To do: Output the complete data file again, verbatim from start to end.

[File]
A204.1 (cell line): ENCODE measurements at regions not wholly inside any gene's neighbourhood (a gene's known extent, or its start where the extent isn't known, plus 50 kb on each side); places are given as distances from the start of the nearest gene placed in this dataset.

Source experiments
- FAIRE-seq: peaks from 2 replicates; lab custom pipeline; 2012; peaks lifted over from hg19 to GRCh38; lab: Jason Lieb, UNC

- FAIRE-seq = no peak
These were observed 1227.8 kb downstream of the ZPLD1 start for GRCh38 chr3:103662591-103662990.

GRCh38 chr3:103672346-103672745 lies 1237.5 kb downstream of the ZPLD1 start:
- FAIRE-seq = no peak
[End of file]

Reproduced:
A204.1 (cell line): ENCODE measurements at regions not wholly inside any gene's neighbourhood (a gene's known extent, or its start where the extent isn't known, plus 50 kb on each side); places are given as distances from the start of the nearest gene placed in this dataset.

Source experiments
- FAIRE-seq: peaks from 2 replicates; lab custom pipeline; 2012; peaks lifted over from hg19 to GRCh38; lab: Jason Lieb, UNC

- FAIRE-seq = no peak
These were observed 1227.8 kb downstream of the ZPLD1 start for GRCh38 chr3:103662591-103662990.

GRCh38 chr3:103672346-103672745 lies 1237.5 kb downstream of the ZPLD1 start:
- FAIRE-seq = no peak